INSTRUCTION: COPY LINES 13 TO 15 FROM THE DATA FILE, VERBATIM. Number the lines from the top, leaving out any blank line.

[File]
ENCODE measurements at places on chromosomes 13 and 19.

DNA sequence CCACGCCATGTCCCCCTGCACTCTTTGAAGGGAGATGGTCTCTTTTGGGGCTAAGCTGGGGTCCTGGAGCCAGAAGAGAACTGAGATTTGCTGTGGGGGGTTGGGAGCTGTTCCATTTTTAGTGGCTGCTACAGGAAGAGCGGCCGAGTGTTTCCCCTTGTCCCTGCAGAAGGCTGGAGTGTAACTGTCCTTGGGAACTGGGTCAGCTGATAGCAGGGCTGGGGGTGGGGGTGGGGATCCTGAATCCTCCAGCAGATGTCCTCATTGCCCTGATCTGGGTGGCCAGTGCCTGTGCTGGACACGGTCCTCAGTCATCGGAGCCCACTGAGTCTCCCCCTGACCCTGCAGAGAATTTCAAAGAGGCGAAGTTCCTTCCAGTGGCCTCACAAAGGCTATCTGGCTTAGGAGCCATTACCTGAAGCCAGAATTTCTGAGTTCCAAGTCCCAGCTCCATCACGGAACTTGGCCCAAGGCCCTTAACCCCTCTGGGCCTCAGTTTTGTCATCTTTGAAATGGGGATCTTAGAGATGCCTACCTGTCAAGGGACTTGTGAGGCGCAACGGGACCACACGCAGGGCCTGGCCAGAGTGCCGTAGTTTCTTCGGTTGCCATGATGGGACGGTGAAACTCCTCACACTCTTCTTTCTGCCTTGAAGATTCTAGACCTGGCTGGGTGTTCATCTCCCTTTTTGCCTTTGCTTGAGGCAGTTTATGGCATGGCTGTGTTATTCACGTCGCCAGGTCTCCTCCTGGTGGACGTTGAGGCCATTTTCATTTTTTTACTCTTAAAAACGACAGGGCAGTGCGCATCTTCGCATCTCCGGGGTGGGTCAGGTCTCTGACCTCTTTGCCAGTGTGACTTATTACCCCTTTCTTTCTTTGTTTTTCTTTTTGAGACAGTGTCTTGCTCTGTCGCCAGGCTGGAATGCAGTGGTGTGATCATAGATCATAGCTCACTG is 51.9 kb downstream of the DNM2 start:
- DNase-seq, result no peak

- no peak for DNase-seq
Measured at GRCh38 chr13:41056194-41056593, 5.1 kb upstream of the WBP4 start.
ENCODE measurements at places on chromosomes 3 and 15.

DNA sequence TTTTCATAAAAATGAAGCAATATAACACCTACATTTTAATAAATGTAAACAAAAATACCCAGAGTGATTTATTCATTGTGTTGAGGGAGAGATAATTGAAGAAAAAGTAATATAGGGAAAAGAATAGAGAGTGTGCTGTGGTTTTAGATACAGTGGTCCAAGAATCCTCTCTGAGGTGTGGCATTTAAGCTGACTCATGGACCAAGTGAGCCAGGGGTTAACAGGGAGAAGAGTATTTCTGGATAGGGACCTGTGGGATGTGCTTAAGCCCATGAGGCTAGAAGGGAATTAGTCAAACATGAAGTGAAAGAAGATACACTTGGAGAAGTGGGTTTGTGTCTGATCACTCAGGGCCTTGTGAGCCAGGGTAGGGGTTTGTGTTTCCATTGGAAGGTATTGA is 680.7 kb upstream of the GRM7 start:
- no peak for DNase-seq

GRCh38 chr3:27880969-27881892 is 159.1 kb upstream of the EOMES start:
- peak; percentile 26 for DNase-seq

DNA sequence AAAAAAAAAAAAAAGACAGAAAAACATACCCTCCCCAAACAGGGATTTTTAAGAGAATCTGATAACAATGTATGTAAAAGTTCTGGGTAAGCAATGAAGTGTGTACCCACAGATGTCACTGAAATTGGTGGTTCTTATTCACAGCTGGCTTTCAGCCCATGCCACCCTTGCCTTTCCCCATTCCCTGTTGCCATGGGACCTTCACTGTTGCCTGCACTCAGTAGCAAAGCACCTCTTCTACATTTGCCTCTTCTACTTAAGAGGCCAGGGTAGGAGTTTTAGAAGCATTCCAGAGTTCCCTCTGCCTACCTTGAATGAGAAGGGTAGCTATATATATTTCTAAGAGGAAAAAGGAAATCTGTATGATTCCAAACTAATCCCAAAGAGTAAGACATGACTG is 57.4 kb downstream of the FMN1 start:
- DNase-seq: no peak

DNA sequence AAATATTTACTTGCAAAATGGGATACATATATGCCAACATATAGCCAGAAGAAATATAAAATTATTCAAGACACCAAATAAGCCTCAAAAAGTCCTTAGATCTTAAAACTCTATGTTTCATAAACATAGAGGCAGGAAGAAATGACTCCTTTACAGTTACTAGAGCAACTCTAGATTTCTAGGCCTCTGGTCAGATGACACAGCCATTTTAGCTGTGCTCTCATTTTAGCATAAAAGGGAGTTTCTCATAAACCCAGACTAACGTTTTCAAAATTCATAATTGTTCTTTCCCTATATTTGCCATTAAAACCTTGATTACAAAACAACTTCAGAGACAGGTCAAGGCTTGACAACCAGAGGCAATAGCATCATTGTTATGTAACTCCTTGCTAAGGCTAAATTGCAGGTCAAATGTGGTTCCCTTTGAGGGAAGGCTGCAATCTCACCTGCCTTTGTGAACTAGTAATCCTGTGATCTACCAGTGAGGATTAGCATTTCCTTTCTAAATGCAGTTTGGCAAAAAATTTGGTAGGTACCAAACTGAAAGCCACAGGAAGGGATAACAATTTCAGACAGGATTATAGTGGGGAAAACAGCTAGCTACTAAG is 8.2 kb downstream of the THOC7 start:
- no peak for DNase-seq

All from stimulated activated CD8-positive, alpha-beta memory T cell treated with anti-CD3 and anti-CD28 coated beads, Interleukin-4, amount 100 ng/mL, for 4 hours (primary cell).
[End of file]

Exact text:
DNA sequence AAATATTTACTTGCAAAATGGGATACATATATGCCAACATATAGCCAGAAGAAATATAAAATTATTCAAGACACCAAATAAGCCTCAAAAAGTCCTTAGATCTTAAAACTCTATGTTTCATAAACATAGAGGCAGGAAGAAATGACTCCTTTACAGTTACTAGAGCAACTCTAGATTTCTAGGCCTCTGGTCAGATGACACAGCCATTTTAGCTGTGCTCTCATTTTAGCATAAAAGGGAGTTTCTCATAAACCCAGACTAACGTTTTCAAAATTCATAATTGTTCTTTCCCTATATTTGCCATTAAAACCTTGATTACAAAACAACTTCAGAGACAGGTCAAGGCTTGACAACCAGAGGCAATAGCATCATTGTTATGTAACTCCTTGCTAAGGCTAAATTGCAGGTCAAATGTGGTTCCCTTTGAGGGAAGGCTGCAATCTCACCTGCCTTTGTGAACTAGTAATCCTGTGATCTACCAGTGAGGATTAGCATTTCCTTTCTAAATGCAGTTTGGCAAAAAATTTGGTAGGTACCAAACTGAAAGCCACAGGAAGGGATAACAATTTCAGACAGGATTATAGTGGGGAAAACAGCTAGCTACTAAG is 8.2 kb downstream of the THOC7 start:
- no peak for DNase-seq

All from stimulated activated CD8-positive, alpha-beta memory T cell treated with anti-CD3 and anti-CD28 coated beads, Interleukin-4, amount 100 ng/mL, for 4 hours (primary cell).